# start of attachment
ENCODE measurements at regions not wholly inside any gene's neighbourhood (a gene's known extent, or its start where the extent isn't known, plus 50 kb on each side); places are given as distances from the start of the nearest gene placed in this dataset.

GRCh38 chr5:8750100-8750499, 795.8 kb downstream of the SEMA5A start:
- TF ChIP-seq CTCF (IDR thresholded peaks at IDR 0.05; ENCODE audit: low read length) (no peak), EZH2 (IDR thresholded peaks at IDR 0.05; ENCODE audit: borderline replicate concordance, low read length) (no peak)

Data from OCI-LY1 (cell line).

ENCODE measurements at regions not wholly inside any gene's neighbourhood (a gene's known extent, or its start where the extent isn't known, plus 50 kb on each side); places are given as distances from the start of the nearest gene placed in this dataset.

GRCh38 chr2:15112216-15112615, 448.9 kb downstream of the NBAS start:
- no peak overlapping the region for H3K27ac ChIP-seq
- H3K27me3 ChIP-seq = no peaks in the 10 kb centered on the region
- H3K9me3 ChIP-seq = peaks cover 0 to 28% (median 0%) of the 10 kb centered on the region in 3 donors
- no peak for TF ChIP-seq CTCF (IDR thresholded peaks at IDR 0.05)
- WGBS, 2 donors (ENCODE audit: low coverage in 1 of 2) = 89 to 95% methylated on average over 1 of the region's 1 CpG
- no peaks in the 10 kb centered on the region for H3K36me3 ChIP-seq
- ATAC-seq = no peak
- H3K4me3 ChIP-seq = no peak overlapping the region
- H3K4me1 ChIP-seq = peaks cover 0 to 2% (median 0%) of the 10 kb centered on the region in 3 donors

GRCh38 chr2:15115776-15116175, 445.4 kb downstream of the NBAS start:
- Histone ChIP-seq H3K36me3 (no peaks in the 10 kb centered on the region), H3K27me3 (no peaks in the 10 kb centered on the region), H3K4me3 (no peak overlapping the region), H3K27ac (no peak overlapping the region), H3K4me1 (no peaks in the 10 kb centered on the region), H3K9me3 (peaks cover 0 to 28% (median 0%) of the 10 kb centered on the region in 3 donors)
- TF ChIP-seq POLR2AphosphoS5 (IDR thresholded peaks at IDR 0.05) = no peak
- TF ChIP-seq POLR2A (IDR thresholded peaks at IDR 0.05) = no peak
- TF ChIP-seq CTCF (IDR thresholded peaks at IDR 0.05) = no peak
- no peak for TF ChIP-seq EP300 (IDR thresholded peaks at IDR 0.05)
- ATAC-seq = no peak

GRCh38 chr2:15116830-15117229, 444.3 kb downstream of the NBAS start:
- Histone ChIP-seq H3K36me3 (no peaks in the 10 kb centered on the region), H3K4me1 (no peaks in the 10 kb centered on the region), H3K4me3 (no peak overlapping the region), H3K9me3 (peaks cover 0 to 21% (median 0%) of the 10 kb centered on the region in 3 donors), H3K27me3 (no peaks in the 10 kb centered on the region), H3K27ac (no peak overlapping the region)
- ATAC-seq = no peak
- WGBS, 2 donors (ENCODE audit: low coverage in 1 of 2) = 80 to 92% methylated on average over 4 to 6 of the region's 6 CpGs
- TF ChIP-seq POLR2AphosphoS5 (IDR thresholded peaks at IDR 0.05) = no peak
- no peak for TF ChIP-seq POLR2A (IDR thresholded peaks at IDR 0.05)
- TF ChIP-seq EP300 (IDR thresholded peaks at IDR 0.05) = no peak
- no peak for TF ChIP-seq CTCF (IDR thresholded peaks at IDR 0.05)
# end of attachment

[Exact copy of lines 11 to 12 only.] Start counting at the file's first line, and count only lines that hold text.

- WGBS, 2 donors (ENCODE audit: low coverage in 1 of 2) = 89 to 95% methylated on average over 1 of the region's 1 CpG
- no peaks in the 10 kb centered on the region for H3K36me3 ChIP-seq